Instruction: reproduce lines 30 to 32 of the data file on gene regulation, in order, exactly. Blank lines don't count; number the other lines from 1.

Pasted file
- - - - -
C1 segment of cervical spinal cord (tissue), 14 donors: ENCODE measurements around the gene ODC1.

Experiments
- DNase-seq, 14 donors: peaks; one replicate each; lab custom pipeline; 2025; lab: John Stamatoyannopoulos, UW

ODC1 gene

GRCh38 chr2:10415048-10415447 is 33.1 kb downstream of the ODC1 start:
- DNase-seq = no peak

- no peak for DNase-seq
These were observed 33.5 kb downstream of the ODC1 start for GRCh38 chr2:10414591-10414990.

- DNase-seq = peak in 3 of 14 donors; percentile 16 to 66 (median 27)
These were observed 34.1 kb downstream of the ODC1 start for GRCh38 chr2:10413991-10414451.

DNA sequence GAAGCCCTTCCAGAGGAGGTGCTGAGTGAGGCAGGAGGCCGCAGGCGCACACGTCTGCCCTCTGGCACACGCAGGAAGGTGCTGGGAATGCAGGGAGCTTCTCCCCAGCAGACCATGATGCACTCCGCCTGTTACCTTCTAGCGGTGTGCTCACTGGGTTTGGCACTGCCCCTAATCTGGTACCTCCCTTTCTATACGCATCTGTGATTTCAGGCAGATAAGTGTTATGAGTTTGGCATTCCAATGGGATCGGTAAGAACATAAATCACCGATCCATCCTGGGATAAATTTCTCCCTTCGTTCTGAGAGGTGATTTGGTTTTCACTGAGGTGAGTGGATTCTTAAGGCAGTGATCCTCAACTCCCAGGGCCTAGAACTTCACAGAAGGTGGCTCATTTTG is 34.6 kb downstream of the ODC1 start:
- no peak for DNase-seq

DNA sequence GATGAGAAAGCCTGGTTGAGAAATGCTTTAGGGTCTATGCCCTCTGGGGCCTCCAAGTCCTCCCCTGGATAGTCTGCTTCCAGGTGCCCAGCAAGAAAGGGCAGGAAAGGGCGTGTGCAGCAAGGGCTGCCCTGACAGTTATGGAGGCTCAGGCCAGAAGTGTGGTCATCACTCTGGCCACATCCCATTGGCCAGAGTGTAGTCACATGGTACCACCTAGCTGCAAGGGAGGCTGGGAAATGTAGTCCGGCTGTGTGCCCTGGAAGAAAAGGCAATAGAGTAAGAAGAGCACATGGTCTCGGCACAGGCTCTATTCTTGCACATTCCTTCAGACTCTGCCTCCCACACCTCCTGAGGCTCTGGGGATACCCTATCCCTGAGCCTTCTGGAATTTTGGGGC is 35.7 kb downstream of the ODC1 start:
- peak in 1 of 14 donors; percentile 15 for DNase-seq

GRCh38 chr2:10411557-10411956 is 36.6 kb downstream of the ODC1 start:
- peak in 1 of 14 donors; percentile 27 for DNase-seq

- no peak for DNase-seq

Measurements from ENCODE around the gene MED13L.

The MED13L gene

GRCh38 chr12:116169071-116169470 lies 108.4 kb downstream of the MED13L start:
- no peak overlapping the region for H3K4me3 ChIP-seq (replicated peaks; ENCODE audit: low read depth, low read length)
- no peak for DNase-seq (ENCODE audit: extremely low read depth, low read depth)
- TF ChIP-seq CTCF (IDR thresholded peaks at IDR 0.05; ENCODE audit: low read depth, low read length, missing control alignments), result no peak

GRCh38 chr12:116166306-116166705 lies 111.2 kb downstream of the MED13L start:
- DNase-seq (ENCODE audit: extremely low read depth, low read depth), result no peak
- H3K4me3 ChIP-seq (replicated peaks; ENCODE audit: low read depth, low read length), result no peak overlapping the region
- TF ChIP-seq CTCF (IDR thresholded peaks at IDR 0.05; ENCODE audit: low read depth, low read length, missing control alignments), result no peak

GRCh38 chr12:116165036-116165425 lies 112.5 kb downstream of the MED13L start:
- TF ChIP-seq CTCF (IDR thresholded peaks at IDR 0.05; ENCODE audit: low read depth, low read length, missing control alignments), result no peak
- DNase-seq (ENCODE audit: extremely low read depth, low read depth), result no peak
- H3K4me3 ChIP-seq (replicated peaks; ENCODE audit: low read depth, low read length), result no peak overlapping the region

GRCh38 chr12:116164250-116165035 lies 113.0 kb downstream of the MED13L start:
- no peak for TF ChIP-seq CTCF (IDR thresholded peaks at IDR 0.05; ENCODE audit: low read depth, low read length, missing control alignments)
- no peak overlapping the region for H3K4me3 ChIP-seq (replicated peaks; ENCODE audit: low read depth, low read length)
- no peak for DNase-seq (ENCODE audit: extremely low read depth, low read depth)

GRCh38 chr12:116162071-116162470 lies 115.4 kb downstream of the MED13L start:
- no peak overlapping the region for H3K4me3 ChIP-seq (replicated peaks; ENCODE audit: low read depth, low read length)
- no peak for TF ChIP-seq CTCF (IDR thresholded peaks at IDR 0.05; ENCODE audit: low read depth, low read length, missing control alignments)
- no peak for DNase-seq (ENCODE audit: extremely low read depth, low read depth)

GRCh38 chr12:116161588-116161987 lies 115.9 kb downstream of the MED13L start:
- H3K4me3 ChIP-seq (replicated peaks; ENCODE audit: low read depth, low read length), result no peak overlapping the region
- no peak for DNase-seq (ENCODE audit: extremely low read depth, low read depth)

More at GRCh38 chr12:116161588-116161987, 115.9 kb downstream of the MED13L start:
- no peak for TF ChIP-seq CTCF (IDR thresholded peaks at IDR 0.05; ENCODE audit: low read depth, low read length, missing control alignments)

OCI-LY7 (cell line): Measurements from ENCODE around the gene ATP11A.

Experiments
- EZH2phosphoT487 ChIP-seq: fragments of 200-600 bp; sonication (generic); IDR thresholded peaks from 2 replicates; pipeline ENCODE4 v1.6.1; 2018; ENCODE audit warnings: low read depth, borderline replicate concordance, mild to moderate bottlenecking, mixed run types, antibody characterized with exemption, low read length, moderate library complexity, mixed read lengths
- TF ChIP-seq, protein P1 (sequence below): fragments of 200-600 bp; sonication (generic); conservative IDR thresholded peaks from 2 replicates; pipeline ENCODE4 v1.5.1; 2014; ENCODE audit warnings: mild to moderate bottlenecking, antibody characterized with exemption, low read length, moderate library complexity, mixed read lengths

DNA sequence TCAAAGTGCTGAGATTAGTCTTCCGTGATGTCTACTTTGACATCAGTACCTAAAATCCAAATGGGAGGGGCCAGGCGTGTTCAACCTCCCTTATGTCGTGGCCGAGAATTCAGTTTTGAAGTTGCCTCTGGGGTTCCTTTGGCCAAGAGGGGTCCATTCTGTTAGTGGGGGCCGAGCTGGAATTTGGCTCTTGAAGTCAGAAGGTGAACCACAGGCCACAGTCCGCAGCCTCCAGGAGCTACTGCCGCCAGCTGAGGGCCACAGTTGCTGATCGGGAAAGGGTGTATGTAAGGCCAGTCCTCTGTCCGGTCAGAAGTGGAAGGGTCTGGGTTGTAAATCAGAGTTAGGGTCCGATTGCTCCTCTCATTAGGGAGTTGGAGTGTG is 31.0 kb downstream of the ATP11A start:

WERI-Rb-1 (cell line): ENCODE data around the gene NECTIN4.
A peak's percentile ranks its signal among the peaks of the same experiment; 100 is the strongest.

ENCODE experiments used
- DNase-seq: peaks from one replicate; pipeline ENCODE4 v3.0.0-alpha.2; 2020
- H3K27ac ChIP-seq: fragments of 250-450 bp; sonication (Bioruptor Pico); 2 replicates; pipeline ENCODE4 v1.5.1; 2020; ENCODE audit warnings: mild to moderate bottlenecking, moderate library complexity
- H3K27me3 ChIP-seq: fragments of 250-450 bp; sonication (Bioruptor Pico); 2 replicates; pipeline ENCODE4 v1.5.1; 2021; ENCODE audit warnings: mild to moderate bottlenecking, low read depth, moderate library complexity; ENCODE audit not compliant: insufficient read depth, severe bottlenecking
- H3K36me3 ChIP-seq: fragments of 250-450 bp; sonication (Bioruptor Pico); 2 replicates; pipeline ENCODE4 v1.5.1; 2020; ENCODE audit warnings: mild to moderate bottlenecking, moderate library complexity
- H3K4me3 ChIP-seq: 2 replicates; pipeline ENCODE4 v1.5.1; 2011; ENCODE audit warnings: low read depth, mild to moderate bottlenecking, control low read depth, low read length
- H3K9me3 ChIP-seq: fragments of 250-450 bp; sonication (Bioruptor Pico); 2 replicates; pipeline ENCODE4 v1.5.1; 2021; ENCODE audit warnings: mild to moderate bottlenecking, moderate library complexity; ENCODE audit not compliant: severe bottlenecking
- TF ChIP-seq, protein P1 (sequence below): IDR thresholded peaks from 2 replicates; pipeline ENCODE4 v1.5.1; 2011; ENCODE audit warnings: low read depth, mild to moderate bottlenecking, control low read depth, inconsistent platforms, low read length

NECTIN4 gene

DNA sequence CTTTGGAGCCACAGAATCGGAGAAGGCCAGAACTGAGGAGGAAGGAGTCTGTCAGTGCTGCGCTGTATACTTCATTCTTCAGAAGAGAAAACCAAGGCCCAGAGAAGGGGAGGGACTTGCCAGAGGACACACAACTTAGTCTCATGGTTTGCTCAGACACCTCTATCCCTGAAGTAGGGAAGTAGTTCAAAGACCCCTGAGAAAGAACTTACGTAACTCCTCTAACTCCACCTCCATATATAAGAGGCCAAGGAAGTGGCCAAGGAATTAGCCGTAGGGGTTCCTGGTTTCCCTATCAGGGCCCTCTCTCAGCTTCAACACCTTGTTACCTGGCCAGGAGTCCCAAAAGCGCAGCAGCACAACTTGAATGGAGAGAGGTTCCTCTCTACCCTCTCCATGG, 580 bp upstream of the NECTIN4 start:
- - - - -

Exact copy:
- DNase-seq (ENCODE audit: extremely low read depth, low read depth), result no peak
- H3K4me3 ChIP-seq (replicated peaks; ENCODE audit: low read depth, low read length), result no peak overlapping the region

GRCh38 chr12:116164250-116165035 lies 113.0 kb downstream of the MED13L start: